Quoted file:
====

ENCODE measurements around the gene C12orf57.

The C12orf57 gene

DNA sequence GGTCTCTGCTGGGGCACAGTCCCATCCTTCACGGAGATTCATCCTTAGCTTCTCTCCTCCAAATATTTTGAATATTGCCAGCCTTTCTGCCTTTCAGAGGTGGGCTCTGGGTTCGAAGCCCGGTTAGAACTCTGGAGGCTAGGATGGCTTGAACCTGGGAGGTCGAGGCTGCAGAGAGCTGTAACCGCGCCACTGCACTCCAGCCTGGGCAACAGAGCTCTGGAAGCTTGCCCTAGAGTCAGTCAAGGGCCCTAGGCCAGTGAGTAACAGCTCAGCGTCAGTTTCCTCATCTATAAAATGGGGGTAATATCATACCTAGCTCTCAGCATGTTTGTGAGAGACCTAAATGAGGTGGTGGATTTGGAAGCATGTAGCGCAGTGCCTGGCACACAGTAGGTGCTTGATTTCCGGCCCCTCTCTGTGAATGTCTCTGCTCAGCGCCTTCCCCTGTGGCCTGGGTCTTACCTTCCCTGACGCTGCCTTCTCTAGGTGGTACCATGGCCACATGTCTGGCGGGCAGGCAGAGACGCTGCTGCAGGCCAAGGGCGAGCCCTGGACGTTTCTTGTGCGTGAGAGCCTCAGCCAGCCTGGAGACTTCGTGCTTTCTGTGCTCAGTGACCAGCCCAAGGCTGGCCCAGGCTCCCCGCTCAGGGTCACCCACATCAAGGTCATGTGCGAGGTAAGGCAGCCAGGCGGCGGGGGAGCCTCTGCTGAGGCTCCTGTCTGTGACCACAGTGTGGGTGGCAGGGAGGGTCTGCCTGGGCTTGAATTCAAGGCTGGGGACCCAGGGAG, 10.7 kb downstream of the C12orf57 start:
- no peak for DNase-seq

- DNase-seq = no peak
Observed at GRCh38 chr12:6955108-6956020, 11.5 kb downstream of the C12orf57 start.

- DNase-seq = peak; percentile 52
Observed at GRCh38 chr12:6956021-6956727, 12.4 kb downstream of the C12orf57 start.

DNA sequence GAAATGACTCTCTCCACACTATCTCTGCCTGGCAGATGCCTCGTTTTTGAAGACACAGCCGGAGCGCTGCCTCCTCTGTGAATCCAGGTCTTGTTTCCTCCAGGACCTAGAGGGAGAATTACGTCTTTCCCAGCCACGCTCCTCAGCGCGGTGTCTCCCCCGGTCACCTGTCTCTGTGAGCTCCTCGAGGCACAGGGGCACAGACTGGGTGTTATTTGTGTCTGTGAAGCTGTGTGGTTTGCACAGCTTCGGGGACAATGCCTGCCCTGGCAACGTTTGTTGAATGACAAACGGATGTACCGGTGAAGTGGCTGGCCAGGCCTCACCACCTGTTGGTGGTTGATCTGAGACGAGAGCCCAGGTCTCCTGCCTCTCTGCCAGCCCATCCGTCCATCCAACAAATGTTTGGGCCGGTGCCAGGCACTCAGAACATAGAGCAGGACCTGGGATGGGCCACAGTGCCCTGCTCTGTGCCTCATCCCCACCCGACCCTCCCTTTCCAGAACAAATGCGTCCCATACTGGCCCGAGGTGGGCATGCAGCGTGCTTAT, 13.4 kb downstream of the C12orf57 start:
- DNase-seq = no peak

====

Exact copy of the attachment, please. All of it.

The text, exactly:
ENCODE measurements around the gene C12orf57.

The C12orf57 gene

DNA sequence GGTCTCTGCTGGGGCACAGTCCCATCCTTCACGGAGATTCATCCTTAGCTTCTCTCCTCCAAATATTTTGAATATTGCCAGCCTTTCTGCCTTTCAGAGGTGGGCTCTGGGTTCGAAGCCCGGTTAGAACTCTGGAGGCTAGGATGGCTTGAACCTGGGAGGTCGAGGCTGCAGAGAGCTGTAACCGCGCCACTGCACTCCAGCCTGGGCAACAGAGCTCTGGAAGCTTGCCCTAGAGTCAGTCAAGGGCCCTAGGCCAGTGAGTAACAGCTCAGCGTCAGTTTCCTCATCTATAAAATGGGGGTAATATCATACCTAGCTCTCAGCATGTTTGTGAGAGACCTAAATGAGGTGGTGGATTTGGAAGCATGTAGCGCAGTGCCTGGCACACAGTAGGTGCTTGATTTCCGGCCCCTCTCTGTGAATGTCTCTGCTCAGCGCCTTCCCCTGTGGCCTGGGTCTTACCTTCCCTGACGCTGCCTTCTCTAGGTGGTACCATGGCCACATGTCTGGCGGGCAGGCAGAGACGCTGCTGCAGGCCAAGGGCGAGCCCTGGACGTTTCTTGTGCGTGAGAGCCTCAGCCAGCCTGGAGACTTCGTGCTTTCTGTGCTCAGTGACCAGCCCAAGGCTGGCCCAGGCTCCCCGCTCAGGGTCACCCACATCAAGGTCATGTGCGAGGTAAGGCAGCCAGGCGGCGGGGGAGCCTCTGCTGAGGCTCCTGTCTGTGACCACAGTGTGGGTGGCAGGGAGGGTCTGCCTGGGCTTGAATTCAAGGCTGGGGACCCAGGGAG, 10.7 kb downstream of the C12orf57 start:
- no peak for DNase-seq

- DNase-seq = no peak
Observed at GRCh38 chr12:6955108-6956020, 11.5 kb downstream of the C12orf57 start.

- DNase-seq = peak; percentile 52
Observed at GRCh38 chr12:6956021-6956727, 12.4 kb downstream of the C12orf57 start.

DNA sequence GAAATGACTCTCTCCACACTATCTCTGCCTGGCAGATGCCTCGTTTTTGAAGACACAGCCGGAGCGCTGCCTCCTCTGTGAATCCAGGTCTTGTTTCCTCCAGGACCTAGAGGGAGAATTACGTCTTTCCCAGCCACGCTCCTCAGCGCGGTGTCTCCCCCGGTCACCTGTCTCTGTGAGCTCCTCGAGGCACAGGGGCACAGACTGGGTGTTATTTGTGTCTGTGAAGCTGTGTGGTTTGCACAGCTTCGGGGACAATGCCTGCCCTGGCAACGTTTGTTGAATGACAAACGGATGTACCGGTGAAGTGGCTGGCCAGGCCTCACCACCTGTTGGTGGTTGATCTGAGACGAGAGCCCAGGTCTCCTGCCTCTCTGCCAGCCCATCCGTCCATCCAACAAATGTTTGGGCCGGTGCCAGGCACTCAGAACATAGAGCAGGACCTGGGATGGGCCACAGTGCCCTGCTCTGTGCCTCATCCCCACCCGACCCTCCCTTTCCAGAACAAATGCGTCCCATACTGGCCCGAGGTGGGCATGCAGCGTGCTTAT, 13.4 kb downstream of the C12orf57 start:
- DNase-seq = no peak